Twenty-five years ago, the first episode of Blossom aired on NBC. Although the pilot had some marked differences from the way the series unfolded (among other things, different actors played Blossom’s parents, and they weren’t divorced), precocious teenager Blossom Russo (Mayim Bialik) possessed the same spunk and worldly demeanor that made her an eventual hero to pre-teens and teenage girls.
When Blossom returned six months later, in January 1991, the show’s premise had crystallized: Blossom and her older brothers—recovering addict Tony (Michael Stoyanov) and dolitish jock Joey (Joey Lawrence)—were dealing with their parents’ divorce and absent mom (Melissa Manchester). More often than not, the sitcom focused on Blossom trying to navigate adolescence, but in real, relatable ways. In fact, Blossom resonated so much because it didn’t sanitize or gloss over the things she dealt with: getting her period, becoming interested in sex, being physically assaulted by a date, navigating dating and high school drama, Tony’s relapse, or her dad (Ted Wass) starting to date again. Blossom and best friend Six (Jenna von Oÿ) were the perfect characters to usher in a decade where strong, smart, interesting teenage girls (and women) permeated pop culture.
But Blossom also had a self-referential sense of humor that was way before its time. (Witness when Blossom and Six are discussing sitcom dos and don’ts at the start of a Season 5 episode.) And the show wasn’t afraid to leverage its sitcom status in order to let fantasy creep in, such as when Blossom and Alf have a tête-à-tête, or when she gets advice from Mrs. Huxtable (Phylicia Rashad), or she imagines she’s a pop star a la Madonna. In this sense, the series was a refreshing, female-driven counterpoint to contemporary shows Doogie Howser, M.D. and Parker Lewis Can’t Lose, both of which had preternaturally smart main characters.
Throughout all of this, Blossom Russo became a fashion icon to legions of girls, mainly by erring on the accessible side of quirky. She took what was popular—overalls, vests, loud patterns, oversized shirts—and added funky flourishes that made her stand out: layers, a baggy sweater, weird jewelry, or a unique hat. (Blossom’s penchant for floppy hats is rightfully praised, although a bit overstated; as it was pointed out in 2014, Six wore cute headgear more.) In early seasons of the show, her headband game was also on point. Yet her style felt easily replicated: She wore the kind of age-appropriate outfits that kids with a meager allowance or budget could throw together.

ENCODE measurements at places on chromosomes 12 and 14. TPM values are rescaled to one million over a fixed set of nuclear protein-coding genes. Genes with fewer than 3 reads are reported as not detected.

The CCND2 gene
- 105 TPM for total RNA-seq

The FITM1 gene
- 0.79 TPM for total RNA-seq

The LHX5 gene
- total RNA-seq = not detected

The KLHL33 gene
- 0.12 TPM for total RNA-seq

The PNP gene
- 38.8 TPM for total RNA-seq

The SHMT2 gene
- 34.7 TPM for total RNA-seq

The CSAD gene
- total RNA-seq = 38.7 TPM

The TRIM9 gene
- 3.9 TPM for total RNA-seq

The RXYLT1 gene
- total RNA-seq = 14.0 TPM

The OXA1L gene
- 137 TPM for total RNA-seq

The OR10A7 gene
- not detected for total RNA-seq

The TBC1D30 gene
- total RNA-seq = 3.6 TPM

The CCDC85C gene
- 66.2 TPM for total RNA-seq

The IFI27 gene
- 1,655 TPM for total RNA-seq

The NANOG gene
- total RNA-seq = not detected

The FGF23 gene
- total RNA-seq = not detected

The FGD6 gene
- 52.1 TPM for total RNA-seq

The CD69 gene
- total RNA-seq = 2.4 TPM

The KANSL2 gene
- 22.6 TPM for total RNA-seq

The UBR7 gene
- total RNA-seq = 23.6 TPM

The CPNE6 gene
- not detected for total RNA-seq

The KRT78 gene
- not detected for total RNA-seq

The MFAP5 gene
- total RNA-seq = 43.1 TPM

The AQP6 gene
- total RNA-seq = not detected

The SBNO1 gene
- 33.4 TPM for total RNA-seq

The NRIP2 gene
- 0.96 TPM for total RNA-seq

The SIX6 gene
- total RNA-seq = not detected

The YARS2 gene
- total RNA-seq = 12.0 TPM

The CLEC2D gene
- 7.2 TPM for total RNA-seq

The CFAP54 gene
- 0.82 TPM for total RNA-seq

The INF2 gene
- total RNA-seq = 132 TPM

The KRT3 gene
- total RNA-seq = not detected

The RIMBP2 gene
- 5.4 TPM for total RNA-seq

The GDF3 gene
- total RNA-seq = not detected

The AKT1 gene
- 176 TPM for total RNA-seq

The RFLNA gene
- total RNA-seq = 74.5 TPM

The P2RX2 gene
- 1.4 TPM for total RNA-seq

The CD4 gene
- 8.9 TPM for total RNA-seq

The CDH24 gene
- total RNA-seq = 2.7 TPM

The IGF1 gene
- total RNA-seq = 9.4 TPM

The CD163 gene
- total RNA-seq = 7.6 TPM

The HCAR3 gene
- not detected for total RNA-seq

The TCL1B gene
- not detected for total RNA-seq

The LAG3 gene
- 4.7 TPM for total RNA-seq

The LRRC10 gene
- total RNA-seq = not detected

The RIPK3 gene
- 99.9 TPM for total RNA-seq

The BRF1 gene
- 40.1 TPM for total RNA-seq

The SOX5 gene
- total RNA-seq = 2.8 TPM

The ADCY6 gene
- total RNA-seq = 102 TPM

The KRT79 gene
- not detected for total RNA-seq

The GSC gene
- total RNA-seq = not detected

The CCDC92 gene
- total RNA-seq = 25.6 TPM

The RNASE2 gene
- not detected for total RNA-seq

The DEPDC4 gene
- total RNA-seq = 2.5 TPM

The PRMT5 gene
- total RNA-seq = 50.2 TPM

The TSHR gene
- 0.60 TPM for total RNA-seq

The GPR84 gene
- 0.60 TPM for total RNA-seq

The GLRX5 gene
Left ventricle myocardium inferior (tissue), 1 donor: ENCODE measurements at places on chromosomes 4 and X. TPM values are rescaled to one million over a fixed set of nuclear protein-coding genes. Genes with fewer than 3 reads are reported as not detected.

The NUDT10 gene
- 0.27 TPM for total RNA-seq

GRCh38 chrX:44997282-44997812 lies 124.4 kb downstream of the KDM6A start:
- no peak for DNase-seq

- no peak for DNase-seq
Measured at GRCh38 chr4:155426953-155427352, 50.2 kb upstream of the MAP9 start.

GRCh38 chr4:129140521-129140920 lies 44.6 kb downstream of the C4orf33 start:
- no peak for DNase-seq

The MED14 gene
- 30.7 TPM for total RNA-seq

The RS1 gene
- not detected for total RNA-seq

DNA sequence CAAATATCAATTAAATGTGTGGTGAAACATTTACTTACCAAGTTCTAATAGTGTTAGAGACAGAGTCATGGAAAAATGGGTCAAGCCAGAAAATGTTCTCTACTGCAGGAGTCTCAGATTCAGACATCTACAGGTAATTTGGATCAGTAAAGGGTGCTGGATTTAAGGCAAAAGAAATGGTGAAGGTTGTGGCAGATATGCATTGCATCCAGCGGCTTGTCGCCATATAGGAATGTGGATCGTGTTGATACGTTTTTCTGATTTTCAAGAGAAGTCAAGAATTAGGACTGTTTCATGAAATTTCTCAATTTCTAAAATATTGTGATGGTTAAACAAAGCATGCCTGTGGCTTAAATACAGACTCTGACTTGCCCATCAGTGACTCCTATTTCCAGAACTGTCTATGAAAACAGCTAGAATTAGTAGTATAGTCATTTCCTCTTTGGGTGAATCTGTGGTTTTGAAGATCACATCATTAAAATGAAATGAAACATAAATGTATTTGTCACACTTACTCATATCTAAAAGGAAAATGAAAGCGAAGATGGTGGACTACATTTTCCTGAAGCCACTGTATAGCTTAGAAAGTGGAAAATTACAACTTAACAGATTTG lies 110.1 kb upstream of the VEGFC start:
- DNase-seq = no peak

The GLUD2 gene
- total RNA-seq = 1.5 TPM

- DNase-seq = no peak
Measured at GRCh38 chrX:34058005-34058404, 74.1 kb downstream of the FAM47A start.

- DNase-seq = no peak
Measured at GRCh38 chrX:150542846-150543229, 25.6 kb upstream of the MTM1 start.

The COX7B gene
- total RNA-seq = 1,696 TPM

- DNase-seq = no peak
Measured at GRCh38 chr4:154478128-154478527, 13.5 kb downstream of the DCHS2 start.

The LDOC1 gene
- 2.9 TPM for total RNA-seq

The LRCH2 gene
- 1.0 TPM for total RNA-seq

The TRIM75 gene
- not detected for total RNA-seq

According to a 2011 interview with Blossom costume designer Sherry Thompson, that’s exactly what started to happen. “During the second season, we became aware that girls across the country had spontaneously formed their own ‘Blossom Fashion Fan Clubs,’” she told Refinery29. “Girls who lived in or were visiting L.A. would come to watch the taping of the shows, and would sit in a large group all wearing their own versions of a Blossom outfit. Others would call or fax each other after the show aired to coordinate Blossom-inspired outfits for school the following day.”
Indeed, unlike Beverly Hills, 90210, whose fashion purposely felt glamorous and adult, or the mall-bland trendiness of the clothes on Saved By The Bell and California Dreams, Blossom’s style felt like an organic extension of the character. She wasn’t being fashionable to attract boys: Instead, Blossom was just being herself. In fact, despite dealing with typical teenage frustrations and confusing situations, she always seemed comfortable in her own skin; consequently, her clothes were an outward manifestation of this inner self-confidence. Blossom would decide to wear something ridiculous to school—because why not?—or throw on something risqué just to be rebellious. Or else she’d try on an outfit and dance around her bedroom to pop music because, well, when you don’t yet have a driver’s license, what else is there to do?
Bialik herself has remained an icon thanks to The Big Bang Theory and her extensive blogging and social media presence. But it’s no wonder that the effortless style and funkiness she cultivated on Blossom remains so beloved today, and an integral part of ’90s nostalgia culture. Well before grunge and alternative culture made looking different the norm, Blossom marched to the beat of a different drummer.